For a period of time, we forgot about online predators and scary people lurking around the mall, and instead re-evaluated that the one place where we send our kids to learn, socialize and grow up is not without risk.
That's no small achievement, even if it happens just some of the time. Looking back that may be one of the most satisfying ways by which you measure your life. In that spirit, let's take every opportunity to support others in savoring this holiday.
Reassurance is what a child needs during this time. Reassurance that Mommy and Daddy aren't leaving them. Reassurance that law enforcement is doing everything to prevent similar crimes, and reassurance that there are more good people in the world than evil.
At this point, any comment on the psychiatric profile of Adam Lanza, the 20-year-old man responsible for these murders, is complete hearsay. By themselves, these traits do not indicate any diagnosis at all, although we have been quick to dissect them in the search for meaning.
Without doubt, parents, teachers, neighbors, first responders and all of the bereaved are likely already dealing with acute sleep disorders, including insomnia, as the shock of the event fades into insurmountable grief.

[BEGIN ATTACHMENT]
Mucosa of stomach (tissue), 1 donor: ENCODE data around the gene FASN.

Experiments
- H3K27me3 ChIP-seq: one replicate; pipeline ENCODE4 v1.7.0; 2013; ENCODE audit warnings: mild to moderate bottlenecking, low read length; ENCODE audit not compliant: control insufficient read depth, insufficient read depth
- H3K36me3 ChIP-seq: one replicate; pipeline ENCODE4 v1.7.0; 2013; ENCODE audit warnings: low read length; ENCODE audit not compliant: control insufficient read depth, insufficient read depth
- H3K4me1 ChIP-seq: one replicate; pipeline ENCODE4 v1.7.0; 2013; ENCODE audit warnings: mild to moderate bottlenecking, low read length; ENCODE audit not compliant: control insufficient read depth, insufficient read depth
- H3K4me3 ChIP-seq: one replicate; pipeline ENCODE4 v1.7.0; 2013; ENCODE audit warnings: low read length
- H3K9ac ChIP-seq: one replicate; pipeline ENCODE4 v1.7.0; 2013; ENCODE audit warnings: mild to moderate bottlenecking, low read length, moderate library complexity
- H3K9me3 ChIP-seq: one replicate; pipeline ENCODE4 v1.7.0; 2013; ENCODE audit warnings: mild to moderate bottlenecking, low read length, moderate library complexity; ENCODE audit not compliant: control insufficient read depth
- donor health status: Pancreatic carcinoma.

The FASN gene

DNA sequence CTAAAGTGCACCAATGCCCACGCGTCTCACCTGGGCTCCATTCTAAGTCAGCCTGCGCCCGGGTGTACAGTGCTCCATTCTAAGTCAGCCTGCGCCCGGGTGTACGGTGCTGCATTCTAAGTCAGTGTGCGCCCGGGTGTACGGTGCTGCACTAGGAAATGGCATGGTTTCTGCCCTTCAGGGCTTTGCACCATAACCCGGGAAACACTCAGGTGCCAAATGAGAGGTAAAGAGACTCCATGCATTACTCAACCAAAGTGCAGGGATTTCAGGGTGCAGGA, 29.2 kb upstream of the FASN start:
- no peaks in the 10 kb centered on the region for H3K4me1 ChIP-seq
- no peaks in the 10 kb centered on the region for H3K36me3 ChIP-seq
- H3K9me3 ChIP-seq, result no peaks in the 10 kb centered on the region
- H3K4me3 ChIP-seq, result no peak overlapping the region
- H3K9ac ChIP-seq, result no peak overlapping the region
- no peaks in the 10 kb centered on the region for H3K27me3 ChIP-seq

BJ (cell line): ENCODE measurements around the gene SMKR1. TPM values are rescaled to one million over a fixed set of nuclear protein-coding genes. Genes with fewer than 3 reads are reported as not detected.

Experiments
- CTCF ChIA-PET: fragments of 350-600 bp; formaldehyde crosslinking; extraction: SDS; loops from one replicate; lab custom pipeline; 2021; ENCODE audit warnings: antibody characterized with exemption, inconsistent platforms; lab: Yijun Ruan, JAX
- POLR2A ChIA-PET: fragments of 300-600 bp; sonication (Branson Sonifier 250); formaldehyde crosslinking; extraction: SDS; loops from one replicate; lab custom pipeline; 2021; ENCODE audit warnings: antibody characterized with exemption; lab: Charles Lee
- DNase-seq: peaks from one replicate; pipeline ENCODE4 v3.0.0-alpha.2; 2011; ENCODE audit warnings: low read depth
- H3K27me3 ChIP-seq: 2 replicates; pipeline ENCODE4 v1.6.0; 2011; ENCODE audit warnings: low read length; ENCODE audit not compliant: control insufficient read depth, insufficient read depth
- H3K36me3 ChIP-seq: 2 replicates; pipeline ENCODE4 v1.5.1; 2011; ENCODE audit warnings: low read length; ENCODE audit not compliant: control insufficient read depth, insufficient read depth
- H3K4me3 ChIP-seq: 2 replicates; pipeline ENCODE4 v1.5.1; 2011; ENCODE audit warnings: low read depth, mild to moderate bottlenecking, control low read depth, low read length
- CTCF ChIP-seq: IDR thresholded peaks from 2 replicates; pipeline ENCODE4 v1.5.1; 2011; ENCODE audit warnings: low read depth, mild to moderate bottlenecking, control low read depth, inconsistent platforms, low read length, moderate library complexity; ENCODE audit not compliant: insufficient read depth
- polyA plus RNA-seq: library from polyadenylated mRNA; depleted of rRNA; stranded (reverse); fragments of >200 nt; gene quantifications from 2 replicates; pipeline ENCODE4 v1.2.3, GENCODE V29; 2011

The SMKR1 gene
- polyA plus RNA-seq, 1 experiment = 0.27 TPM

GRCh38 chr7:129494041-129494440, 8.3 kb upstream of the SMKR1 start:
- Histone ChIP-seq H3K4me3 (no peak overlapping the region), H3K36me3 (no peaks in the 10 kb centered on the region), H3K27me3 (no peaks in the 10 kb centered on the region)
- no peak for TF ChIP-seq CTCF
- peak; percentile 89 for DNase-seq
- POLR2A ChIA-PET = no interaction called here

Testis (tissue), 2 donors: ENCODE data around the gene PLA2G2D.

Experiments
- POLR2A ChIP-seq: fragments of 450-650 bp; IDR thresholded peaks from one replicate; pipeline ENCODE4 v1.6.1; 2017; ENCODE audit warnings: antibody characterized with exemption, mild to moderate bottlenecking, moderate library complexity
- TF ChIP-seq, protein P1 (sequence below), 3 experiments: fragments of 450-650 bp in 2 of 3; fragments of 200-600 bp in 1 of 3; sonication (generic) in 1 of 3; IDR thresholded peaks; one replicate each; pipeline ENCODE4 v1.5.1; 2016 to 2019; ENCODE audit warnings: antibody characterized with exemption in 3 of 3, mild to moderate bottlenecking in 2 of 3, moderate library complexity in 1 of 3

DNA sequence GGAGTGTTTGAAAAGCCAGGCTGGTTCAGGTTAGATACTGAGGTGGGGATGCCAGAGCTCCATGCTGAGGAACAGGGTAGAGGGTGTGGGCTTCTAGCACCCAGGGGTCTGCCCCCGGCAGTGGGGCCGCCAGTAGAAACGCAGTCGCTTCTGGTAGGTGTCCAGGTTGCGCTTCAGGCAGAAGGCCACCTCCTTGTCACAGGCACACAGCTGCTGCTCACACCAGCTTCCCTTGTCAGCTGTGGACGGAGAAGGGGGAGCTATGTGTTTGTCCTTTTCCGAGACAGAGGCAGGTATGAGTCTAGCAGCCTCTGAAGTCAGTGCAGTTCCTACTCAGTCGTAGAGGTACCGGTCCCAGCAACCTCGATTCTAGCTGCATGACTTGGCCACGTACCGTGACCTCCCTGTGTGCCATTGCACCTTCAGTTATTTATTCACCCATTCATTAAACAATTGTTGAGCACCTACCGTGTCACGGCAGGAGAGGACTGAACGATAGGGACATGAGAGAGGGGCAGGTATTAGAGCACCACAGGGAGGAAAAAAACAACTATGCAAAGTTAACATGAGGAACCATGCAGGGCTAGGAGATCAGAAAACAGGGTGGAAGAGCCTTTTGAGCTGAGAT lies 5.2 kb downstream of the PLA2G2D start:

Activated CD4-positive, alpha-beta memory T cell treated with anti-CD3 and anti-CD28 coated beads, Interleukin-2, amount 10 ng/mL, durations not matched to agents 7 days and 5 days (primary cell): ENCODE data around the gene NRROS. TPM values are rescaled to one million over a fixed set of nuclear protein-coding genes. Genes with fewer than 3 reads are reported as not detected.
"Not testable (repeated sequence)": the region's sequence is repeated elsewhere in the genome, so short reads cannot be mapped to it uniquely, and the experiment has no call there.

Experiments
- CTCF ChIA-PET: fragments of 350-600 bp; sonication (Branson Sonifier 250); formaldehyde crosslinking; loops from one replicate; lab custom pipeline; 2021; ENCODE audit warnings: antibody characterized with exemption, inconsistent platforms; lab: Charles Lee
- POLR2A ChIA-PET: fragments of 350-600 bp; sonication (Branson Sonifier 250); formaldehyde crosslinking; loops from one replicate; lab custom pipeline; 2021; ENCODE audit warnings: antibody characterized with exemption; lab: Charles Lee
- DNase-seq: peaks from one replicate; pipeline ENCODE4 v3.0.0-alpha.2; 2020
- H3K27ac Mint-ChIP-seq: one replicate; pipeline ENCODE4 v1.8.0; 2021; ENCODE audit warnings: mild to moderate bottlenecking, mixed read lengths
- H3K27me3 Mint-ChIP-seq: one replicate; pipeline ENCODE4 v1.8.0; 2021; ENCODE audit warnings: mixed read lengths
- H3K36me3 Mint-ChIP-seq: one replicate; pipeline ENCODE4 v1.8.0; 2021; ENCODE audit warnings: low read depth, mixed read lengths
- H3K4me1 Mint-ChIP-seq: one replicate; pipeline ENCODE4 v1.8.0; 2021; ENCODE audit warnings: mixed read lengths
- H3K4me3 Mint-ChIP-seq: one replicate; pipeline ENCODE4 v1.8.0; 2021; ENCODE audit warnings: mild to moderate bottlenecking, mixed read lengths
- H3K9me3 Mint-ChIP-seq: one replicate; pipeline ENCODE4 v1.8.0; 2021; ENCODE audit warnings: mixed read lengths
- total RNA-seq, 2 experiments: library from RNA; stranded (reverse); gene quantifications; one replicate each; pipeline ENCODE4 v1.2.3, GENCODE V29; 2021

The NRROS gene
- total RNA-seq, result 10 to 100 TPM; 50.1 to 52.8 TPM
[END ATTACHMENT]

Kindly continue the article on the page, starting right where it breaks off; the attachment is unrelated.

Our culture, in which the draw of violence is turbo-charged, glamorized and commercialized, clearly plays a pivotal role in the psychological problems of an alarmingly growing number of young men who commit wanton murder.
We don't necessarily "recover." We may never "get over it." Instead, we may wrap ourselves in the wisdom gained from loss. We may learn that life means even more to us than we realized before our loved one was taken away.
The research for the film began to have an effect on me. Pretty soon, I found myself having trouble falling asleep. As I replayed certain events that had been revealed to me over and over in my head, I began to see images from my own childhood.
On a recent Friday, a psychiatrist and a team of medical students traveled to the Far Rockaways in Queens to provide mental health assistance to survivors of Hurricane Sandy. Their work did not involve psychotherapy or diagnoses, but rather tending to the immediate needs of survivors.
How we experience the circumstances of our lives often determines whether or not we find them traumatizing. The presence of caring adults who help children to decode the ever-unfolding situations of their worlds is a great protective buffer for the child.
While the larger agencies provide emergency provisions in the immediate aftermath of disasters such as Hurricane Sandy, few groups provide emotional support beyond palliative approaches, quiet counseling and minimally expressive therapies that are primarily cognitive in nature.
Perhaps the greatest lesson we have learned from natural and human-made disasters is how resilient most people can be. But one should not go it alone in the face of disaster, whether an individual, community, city or nation.
There are a wide variety of actions people can take to help themselves, their loved ones, and their children deal with trauma brought on by a natural disaster. First and foremost is not going through the experience alone.